A lot of the expectations for the team were squashed going into the game against Boise State, but I still held out some hope for a surprise upset. Starting quarterback Blake Decker was back from injury, and Boise looked vulnerable to mistakes. If UNLV's defense could contain Boise's offense, then UNLV might have a chance. Unfortunately, UNLV's defense just couldn't do enough. Boise cut through UNLV's defense like butter in the first quarter, putting together three scoring drives to open the game. In the meantime, UNLV's offense sputtered thanks to a proliferation of dropped passes.

Keys dropped pass
Dropped passes prevented UNLV from sustaining drives in the first quarter against Boise.

UNLV seemed to have given up on even trying to run the ball, as almost every play seemed to be a pass. It felt like UNLV went into halftime with three total rushing yards. Eventually, the defense made a big play, forcing a fumble that UNLV recovered in the end zone for UNLV's first touchdown...

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Saturday, September 26, 2015 02:40 PM

Sanchez's UNLV breaks records in first victory

in Sports by MegaBearsFan
Sam Boyd Stadium 2015
The field at Sam Boyd Stadium has also been redecorated to match UNLV's new uniforms.

Expectations were high for UNLV's 2015 football season after the hiring of National High School Champion Bishop Gorman head coach Tony Sanchez. Sanchez spent the off season trying to rebrand the team with new uniforms (and a new field) that embrace the unique culture and history of the city of Las Vegas. But UNLV would have to survive a brutal non-conference schedule that included a nationally-ranked opponent.

Sanchez's team looked promising in the first half of its opening game, as they got off to a 17-3 lead in the second quarter against Northern Illinois. They also got off strong against 13th-ranked UCLA, holding them to only 10 points up until almost halftime. Unfortunately, the Rebels lost both those games due to second-half collapses, and they began to look like the same ol' Rebels. In fact, in the UCLA game, UNLV's starting quarterback, Blake Decker, left the game with an injury in the first half, and the offense wasn't able to do anything under the command of backup quarterback Kurt Palandech. UNLV also faltered against MIchigan, against whom the offense was only able to score a single touchdown. However, in all of these games, UNLV was far more competitive than they were expected to be. The defense played surprisingly well in all three games, but was worn down by their overpowered opponents and the inability of UNLV's offense to move the ball.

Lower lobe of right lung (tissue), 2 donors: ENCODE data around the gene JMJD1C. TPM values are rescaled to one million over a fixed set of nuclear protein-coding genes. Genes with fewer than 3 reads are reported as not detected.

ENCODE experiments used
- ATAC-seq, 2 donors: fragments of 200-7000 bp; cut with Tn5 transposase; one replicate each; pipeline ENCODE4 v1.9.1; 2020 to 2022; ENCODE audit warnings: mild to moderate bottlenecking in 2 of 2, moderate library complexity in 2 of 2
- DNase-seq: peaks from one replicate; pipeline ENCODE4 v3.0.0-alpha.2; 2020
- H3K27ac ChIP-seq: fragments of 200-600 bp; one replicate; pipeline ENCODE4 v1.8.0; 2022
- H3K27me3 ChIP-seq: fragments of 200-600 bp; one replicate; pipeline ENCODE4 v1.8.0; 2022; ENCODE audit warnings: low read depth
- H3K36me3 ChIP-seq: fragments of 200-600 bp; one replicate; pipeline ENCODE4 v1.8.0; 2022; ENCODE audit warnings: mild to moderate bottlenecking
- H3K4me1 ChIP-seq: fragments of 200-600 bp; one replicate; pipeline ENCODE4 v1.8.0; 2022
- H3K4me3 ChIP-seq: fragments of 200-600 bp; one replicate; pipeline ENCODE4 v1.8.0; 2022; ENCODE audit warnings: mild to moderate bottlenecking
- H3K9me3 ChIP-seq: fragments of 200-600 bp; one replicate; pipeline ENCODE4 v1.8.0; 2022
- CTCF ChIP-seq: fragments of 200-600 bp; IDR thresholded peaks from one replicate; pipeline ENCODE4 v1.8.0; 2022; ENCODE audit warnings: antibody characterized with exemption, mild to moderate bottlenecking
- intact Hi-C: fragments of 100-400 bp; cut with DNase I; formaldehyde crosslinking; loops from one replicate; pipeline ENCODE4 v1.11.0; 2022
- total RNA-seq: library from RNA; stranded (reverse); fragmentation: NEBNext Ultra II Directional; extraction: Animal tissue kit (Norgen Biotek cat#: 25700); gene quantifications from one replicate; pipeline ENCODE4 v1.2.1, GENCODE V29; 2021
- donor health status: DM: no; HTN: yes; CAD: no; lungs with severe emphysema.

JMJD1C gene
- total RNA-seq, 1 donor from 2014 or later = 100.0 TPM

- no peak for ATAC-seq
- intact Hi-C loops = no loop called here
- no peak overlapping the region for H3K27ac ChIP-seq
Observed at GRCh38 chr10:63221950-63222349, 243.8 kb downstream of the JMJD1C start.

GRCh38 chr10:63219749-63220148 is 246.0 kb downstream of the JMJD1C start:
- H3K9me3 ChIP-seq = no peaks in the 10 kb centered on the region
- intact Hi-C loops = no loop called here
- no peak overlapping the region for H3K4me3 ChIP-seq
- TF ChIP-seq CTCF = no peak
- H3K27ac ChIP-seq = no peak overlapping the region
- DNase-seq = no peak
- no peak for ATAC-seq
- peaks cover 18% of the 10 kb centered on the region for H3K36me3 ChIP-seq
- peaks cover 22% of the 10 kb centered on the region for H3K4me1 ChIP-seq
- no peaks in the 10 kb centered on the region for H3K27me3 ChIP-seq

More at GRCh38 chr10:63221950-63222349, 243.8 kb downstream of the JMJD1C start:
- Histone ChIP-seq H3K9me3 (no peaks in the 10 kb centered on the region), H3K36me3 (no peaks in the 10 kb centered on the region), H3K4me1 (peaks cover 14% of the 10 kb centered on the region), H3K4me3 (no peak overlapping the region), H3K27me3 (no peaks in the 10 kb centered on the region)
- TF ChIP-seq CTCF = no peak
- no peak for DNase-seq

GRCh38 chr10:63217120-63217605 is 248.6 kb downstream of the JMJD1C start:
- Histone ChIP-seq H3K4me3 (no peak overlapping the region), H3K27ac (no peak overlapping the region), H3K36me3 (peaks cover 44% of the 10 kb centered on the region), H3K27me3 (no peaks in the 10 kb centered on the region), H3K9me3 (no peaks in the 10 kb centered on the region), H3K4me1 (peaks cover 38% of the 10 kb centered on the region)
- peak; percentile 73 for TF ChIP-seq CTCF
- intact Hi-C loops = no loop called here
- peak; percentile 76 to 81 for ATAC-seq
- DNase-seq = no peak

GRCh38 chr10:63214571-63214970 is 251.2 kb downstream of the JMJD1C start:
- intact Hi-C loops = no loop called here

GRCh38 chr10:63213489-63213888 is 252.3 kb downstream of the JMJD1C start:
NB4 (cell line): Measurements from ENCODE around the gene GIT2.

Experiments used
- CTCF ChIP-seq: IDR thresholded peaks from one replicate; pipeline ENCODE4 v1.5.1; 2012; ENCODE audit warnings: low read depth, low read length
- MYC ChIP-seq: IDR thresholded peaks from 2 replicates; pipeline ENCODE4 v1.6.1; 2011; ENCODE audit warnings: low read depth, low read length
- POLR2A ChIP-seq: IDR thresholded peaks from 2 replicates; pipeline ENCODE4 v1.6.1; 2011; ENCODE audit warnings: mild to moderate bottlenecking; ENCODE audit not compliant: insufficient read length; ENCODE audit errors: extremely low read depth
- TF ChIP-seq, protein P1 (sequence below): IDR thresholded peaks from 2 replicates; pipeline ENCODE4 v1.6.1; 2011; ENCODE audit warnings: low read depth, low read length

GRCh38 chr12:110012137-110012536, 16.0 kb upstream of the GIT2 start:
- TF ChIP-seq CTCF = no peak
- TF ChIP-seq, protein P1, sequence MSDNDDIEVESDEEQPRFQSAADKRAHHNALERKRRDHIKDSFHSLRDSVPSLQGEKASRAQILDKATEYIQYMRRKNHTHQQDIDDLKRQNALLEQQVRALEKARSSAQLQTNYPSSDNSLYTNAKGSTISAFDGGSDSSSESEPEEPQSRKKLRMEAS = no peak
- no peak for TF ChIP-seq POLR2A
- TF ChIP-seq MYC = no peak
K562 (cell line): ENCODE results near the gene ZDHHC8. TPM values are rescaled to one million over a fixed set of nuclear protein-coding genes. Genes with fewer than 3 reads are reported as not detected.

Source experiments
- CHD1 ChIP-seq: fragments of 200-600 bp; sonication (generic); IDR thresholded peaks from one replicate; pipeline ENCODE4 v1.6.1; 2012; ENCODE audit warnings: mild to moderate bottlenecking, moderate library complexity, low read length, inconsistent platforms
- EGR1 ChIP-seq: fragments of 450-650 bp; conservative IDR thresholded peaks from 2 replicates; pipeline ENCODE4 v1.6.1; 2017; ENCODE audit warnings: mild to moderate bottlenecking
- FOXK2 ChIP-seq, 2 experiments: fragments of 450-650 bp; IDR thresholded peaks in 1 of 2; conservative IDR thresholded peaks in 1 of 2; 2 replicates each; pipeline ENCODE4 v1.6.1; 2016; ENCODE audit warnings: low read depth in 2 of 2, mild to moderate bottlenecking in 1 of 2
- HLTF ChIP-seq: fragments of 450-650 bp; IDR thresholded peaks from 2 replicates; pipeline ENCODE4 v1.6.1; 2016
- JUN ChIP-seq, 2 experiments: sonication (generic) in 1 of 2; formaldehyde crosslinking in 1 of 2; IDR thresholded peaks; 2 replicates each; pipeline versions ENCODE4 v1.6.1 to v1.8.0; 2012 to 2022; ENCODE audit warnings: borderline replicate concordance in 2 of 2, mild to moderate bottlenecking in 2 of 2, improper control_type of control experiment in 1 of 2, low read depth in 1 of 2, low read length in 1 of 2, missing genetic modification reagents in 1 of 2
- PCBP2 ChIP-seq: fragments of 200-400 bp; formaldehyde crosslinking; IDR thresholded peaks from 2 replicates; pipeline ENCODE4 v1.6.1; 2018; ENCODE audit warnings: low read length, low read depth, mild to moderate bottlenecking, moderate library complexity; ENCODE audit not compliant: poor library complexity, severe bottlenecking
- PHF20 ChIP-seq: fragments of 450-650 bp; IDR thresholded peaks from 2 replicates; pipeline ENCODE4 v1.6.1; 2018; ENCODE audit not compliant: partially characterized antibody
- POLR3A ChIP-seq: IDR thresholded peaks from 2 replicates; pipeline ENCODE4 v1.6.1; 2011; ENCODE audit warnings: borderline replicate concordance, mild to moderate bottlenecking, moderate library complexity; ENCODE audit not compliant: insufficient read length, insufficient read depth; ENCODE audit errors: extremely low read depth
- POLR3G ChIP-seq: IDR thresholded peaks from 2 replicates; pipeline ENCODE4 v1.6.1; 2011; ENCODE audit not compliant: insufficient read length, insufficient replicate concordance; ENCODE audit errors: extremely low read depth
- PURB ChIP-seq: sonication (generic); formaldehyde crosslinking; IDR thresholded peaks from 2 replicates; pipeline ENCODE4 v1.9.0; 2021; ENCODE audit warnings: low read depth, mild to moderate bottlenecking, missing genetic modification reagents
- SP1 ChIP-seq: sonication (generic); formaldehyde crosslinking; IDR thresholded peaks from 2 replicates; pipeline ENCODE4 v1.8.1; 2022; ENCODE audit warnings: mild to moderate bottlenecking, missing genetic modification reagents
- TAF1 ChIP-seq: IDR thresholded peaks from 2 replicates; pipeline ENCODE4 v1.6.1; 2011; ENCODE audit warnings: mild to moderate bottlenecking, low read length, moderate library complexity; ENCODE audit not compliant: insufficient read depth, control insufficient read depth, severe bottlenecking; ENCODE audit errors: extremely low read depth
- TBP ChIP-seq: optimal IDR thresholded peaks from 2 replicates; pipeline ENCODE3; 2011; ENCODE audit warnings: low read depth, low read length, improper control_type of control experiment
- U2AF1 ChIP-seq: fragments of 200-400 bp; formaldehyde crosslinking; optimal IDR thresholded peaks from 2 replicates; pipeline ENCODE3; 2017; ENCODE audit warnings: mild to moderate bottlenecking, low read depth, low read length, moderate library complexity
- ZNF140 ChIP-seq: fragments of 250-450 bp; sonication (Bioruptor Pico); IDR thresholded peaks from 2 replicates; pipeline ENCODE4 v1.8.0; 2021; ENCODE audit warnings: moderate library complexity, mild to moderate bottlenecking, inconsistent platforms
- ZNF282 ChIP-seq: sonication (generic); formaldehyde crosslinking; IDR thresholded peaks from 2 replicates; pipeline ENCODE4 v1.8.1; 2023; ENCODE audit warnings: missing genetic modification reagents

So I had no clue what to expect going into UNLV's home game against FCS opponent Idaho State this past weekend. I've witnessed some embarrassing defeats at the hands of FCS teams in year's past, and it was really hard to tell if UNLV's offense was completely incompetent, or if the teams that they played against in their first three games were just that much better. Hopefully, UNLV would be able to score against Idaho State. And score they did!

Devonte Boyd TD catch vs Northern Illinois
UNLV got off to a hot, 17-3 start in the opener against Northern Illinois, but the offense had floundered since.